The Board

Ina M. Solomon is an educator and activist who has lived, worked and organized in Brooklyn, NY for more than 20 years.

As a member of the activist organization the Malcolm X Grassroots Movement (MXGM), Ina helped lead and organize many of its programs.  For over 10 years, Ina co-lead MXGM’s Youth Committee where she co-wrote a curriculum for high school students called, The Institute. The Institute was designed to teach students how to engage the medium of film to identify and document issues within their community.  In collaboration with Girls for Gender Equity, the Youth Committee produced, Hey Shorty! Street Harassment in New York City.  Ina also co-ran the weekly New Afrikan Scouts program, the youth arm of the Malcolm X Grassroots Movement for children ages 6-18.

Ina also helped coordinate MXGM’s Black August Hip-Hop project, an international alliance of artists and activists organized around the global struggle for human rights.  She served as a member of Cop Watch, a program supported by a coalition of activists across New York City that directly confronts and addresses issues of police brutality.

In 2014, Ina turned her organizing efforts towards food justice and access.  She joined the Central Brooklyn Food Cooperative where she currently serves as a member of the Board and co-chair of the Business and Strategy Committee.

Murray Cox is a Bedford-Stuyvesant based community artist and activist using data, media and technology for social change.

As a photojournalist working on social justice issues, Murray has documented food security in Venezuela in his project “Cooperativa Aracal, and has been working on a long-term project in Bedford-Stuyvesant examining relationships to Food.

In February 2015, he created Inside Airbnb , an activist project that uses data to examine the impact of Airbnb on residential housing in neighborhoods in New York City and throughout the world.

Other projects Murray has led have been the production of Oral Histories for a Memorial project of the Hattie Carthan Community Garden, one of the largest People of Color led community gardens in New York City; and with Divas for Social Justice and local girls and women, the production of “My Sister’s Keeper“, an App that allows young girls to receive loving affirmations and answers about the questions they ask themselves growing up.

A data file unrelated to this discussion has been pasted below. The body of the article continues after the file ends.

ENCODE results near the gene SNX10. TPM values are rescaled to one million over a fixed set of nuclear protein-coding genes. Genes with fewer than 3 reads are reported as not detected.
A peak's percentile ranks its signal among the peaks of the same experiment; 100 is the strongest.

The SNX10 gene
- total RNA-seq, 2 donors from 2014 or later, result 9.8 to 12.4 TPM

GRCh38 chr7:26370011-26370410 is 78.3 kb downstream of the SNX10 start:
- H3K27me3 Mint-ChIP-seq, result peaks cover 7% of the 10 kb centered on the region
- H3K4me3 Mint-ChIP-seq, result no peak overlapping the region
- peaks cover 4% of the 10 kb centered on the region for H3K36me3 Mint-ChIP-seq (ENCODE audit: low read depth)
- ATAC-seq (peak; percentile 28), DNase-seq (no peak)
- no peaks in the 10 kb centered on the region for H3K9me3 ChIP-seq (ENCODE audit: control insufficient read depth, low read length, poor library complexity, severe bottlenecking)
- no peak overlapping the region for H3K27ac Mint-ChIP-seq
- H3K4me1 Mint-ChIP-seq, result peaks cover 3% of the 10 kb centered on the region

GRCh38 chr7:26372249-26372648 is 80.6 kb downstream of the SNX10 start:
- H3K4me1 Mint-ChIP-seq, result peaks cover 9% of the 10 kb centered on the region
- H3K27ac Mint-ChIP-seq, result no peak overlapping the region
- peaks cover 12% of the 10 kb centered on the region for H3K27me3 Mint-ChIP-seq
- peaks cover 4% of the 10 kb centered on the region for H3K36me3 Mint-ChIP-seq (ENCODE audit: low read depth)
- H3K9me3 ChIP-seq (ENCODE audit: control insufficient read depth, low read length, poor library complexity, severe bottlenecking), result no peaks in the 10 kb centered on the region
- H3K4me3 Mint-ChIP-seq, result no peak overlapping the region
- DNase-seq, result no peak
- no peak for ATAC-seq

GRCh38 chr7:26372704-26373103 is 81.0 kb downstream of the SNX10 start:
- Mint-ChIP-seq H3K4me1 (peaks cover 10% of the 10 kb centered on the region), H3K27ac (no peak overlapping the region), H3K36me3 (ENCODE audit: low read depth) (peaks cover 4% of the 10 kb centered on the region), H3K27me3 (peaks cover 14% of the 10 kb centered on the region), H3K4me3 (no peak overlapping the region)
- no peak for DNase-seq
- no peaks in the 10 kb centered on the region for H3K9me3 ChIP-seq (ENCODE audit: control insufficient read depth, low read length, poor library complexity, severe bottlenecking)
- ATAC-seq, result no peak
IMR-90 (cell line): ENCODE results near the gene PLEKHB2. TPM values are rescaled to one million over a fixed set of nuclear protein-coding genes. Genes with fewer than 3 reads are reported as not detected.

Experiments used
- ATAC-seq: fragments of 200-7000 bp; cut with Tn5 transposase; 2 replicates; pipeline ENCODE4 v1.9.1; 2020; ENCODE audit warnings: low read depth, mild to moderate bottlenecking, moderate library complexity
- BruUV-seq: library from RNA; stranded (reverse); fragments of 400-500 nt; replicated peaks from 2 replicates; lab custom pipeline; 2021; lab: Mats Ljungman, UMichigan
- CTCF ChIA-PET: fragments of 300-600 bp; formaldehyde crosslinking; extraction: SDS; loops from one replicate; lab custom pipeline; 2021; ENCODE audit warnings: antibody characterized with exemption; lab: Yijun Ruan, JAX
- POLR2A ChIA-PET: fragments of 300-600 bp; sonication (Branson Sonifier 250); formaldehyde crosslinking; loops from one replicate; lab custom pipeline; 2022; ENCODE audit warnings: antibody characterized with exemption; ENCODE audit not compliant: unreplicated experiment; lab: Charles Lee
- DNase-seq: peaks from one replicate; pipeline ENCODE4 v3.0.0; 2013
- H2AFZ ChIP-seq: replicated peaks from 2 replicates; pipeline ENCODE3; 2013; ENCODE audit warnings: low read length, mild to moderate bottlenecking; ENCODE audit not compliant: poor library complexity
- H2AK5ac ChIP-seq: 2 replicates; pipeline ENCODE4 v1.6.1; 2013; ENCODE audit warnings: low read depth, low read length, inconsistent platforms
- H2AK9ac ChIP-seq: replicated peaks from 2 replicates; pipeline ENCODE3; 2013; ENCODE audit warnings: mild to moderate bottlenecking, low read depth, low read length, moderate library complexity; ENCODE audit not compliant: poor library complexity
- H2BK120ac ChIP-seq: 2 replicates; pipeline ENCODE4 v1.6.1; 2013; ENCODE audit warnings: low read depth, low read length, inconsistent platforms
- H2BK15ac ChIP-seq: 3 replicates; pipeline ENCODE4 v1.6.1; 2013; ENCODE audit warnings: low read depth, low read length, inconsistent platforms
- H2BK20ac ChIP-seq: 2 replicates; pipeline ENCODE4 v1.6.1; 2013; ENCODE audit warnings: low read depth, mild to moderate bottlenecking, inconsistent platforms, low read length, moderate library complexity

Murray is also Co-Secretary of his Block Association.

Mark Winston Griffith is the Executive Director of the Brooklyn Movement Center. Prior to coming on staff at the Brooklyn Movement Center, Mark was on the Faculty of the CUNY Graduate School of Journalism and was most recently the field organizer for the MOVE NY campaign.

A Central Brooklyn native, Mark Winston Griffith is the former Executive Director and Senior Fellow for Economic Justice at the Drum Major Institute for Public Policy, and the former co-director of the Neighborhood Economic Development Advocacy Project. In the early nineties he co-founded the Central Brooklyn Partnership and Central Brooklyn Federal Credit Union.  Along with being a CBFC board member, he currently serves on the boards of the Brooklyn Cooperative Federal Credit Union, Center for an Urban Future, the Center for Working Families, Little Sun People and Free Speech TV.

El Layla Johnson, LMSW (they/them) is a social worker, youth worker, bike mechanic and hypnotherapist in training raised in Lummi Nation Territory, commonly called Washington State.

 El earned their B.A. in Philosophy from the University of Washington in 2011. After college, El worked for the Major Taylor Project, a Black-led initiative to connect Black and brown youth to bikes, riding, mechanical skills and mentorship. Still in Seattle in the mid 2010’s, El worked as a communications consultant for some of the city’s major institutions, including The Woodland Park Zoo, The Burke Museum and the Bullitt Foundation. When November 2016 happened El was moved to deepen their meditation practice, quit consulting and move to New York where, in 2019, they earned their Masters in Social Work from Hunter College.

 Since moving to Brooklyn three years ago, El is guided by the lessons their life has taught them thus far: that the “choices” we make regarding our health are to too great an extent predetermined by the ways social systems shape our physical space; that relationships are the building-blocks of change; and that sovereignty, above all, is what needs fighting for. It is with great honor that El labors alongside CBFC’s Board and other Members on this project which feeds us all mind, body and soul.